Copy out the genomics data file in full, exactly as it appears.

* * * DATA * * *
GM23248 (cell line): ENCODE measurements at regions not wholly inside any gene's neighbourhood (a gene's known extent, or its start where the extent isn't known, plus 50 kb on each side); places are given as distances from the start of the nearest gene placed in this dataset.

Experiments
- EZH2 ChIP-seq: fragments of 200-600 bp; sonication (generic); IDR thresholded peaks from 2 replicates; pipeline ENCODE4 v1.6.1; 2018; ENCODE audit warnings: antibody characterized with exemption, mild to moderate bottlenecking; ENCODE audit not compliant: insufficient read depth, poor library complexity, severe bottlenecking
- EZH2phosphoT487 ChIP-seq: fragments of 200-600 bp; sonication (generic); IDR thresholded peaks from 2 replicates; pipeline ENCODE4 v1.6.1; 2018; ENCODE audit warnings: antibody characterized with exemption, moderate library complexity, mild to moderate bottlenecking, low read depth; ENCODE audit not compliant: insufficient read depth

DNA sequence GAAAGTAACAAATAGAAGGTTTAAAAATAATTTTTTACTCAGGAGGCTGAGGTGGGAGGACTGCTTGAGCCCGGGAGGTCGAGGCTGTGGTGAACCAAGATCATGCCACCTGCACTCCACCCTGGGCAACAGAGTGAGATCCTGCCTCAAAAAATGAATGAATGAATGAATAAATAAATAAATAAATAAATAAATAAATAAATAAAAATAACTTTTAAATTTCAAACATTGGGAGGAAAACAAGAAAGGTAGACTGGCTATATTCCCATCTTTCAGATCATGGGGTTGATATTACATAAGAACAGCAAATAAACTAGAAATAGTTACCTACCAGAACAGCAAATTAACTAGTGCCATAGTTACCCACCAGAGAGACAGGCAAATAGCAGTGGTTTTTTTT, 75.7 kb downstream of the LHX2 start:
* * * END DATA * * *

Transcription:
GM23248 (cell line): ENCODE measurements at regions not wholly inside any gene's neighbourhood (a gene's known extent, or its start where the extent isn't known, plus 50 kb on each side); places are given as distances from the start of the nearest gene placed in this dataset.

Experiments
- EZH2 ChIP-seq: fragments of 200-600 bp; sonication (generic); IDR thresholded peaks from 2 replicates; pipeline ENCODE4 v1.6.1; 2018; ENCODE audit warnings: antibody characterized with exemption, mild to moderate bottlenecking; ENCODE audit not compliant: insufficient read depth, poor library complexity, severe bottlenecking
- EZH2phosphoT487 ChIP-seq: fragments of 200-600 bp; sonication (generic); IDR thresholded peaks from 2 replicates; pipeline ENCODE4 v1.6.1; 2018; ENCODE audit warnings: antibody characterized with exemption, moderate library complexity, mild to moderate bottlenecking, low read depth; ENCODE audit not compliant: insufficient read depth

DNA sequence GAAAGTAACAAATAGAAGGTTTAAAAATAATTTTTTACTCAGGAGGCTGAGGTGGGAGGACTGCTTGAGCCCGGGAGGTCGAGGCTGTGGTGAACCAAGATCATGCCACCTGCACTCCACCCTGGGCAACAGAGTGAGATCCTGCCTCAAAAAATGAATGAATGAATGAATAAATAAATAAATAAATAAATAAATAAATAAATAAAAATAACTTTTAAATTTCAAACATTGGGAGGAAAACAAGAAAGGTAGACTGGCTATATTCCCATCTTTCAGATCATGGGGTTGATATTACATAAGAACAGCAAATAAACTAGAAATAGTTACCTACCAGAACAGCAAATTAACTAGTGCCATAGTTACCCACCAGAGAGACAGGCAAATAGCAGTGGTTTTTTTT, 75.7 kb downstream of the LHX2 start: